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A view from under the wing as the 2nd 777F is seen taxiing out for a flight - with the big doors of the Everett factory just beyond. That 2nd freighter is scheduled to deliver to Air France this week.

You have to give a lot of credit to the manufacturing team in Everett who effectively integrated this new model into the 777 production line. In addition, the refurbishment team has faced a few challenges of their own this winter getting the two flight test airplanes turned around into delivery configuration: a highly compressed schedule and record snow fall over the holiday break, to name a few. Along with the efforts of the engineering and flight test teams, everyone pulled together to get the 777 Freighter where it is today.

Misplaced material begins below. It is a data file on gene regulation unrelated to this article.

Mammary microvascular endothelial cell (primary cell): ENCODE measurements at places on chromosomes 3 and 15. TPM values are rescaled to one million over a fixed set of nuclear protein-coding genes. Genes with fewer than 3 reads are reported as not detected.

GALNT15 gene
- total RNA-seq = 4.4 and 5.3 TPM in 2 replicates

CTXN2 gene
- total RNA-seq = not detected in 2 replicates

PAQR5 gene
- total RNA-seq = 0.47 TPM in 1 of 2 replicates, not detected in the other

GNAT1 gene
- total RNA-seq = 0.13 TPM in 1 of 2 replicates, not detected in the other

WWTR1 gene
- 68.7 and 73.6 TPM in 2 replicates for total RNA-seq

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A ceremonial shower just before the first 777F flies away.

I’ve mentioned before that the 777 family is the product of continuous improvements in performance and technology across the models. So think of the 777 Freighter as just the latest step in our efforts to make a great product even better. But any time you deliver the first airplane of its type, whether all-new, or major derivative, it’s a big deal. And this is a big deal we can really feel good about.

Comments (9)

Paulo M (Johannesburg, RSA):

Magnifique!

Avion fantastique, bien fait! :)

Very beautiful jet, I might add.

YvonneFang (Tianjin, China):

Well, nice 777, good start for Boeing in 2009.

Ben (Mesa, AZ):

C'est vraiment la pièce de résistance !
(It truly is a masterpiece !)

Norman (Long Beach, California, United States):

The 777 cargo plane looks very good, I think this variant of the 777 will excel on range and capacity like no equal size cargo plane can.

Chris C (South Africa):